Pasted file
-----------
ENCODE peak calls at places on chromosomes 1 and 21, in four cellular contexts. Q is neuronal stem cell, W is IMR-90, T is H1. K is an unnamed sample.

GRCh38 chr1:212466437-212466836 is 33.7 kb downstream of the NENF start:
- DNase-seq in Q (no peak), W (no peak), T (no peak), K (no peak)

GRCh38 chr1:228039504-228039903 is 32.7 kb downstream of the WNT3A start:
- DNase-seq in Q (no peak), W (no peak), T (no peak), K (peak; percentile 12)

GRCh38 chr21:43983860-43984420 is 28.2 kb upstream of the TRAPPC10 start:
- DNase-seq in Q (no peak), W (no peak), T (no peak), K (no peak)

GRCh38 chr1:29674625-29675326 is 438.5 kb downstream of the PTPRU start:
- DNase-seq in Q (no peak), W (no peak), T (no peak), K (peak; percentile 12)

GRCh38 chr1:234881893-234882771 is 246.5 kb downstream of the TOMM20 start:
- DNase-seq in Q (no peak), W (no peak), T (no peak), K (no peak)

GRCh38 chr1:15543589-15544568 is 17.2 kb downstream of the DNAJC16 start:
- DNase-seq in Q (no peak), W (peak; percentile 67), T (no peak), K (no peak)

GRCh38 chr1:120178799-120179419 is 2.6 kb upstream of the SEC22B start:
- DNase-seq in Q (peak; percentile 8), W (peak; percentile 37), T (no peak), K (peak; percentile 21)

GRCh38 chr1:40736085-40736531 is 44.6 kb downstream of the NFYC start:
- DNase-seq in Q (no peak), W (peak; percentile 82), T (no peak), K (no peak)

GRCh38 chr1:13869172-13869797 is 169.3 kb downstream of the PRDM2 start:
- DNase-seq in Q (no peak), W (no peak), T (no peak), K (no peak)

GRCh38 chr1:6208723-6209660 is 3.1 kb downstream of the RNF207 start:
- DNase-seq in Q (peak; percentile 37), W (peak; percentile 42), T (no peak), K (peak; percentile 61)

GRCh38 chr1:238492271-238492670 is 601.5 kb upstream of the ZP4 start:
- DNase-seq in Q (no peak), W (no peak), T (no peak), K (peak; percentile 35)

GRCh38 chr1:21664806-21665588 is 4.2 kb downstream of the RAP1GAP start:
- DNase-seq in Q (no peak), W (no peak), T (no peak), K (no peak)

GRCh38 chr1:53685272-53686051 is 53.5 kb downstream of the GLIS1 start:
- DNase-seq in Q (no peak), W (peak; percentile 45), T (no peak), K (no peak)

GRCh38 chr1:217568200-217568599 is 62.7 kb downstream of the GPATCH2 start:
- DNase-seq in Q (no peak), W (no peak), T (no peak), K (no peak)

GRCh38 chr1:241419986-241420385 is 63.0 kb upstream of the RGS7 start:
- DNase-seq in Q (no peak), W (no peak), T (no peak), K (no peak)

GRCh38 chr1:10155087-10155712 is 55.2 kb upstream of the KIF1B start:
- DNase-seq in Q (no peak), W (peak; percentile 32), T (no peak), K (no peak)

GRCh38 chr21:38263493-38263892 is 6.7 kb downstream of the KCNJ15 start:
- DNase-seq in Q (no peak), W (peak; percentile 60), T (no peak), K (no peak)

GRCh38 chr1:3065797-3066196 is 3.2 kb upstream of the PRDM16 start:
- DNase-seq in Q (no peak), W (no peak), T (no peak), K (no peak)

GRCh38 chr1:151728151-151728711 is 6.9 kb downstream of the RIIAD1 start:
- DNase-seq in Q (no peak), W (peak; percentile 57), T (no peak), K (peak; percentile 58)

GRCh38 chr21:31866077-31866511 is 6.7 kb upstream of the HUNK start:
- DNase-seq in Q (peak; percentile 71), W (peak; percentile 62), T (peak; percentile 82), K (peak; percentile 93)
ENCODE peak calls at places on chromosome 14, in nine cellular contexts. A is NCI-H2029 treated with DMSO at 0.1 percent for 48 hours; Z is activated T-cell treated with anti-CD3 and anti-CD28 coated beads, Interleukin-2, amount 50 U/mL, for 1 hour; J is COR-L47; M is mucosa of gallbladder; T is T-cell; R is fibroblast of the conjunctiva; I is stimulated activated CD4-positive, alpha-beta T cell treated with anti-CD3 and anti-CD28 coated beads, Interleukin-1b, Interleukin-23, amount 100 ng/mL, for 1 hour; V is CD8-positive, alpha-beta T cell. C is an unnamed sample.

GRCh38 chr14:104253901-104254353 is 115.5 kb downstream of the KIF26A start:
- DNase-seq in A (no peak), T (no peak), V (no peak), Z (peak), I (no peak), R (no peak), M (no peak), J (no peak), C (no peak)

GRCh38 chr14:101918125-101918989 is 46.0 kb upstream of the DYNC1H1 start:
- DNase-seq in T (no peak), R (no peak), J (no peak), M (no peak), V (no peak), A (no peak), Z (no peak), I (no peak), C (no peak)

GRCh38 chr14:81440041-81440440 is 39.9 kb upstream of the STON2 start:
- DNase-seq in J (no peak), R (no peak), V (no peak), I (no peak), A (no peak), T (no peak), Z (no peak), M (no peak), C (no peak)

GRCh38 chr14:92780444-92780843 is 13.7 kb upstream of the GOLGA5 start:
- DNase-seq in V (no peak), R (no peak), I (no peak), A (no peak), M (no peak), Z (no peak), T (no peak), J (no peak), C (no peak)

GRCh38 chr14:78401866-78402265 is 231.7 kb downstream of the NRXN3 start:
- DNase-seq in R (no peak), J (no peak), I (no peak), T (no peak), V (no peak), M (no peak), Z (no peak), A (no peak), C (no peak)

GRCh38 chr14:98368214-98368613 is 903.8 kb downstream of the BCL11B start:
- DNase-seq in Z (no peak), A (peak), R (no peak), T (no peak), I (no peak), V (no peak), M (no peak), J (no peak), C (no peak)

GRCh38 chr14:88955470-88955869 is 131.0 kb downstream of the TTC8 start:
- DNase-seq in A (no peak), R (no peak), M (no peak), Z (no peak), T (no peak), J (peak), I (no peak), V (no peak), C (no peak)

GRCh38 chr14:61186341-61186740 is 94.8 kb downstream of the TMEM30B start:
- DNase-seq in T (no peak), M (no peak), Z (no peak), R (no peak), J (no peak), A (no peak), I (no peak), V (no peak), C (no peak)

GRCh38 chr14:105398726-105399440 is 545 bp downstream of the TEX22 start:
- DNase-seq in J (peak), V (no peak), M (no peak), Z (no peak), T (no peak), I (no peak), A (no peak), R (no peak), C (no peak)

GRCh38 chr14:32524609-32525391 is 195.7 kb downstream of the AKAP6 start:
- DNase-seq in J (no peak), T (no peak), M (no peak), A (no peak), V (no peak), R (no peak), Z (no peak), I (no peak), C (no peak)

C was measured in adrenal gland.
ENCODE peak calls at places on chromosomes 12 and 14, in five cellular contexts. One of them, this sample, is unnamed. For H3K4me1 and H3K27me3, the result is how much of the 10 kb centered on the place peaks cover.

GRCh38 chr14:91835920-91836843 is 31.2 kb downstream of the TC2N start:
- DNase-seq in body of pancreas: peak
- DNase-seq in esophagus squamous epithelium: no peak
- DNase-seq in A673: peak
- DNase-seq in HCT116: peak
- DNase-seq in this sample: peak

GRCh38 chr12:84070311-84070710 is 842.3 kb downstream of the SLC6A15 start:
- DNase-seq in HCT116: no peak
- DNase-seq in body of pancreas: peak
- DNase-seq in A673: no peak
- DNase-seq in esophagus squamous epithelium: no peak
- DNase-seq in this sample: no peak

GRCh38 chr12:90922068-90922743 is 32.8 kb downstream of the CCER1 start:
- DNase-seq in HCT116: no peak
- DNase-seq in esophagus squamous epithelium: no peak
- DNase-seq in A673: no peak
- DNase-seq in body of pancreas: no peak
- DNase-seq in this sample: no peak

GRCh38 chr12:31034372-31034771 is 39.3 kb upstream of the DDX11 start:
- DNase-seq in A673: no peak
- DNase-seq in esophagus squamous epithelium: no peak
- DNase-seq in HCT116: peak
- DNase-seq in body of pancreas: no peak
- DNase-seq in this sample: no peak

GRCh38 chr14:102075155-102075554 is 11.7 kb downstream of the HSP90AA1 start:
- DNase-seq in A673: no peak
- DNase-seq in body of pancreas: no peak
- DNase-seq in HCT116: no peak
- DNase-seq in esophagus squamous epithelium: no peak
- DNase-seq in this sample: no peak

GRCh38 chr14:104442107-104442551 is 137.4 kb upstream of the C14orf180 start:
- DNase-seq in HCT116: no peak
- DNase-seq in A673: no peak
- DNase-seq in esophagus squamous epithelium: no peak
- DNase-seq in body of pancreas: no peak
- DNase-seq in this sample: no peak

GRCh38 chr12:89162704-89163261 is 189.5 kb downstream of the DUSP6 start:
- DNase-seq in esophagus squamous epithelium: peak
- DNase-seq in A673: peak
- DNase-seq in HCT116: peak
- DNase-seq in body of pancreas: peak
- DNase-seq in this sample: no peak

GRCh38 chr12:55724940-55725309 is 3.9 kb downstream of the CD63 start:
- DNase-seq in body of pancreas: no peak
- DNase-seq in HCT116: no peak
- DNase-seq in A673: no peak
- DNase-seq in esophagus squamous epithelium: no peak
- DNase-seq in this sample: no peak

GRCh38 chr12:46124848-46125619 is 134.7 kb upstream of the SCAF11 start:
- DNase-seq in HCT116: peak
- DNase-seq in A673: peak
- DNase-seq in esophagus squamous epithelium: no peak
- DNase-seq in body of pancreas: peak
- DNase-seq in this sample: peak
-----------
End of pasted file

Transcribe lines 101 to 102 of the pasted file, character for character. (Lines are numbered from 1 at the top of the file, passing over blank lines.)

GRCh38 chr12:89162704-89163261 is 189.5 kb downstream of the DUSP6 start:
- DNase-seq in esophagus squamous epithelium: peak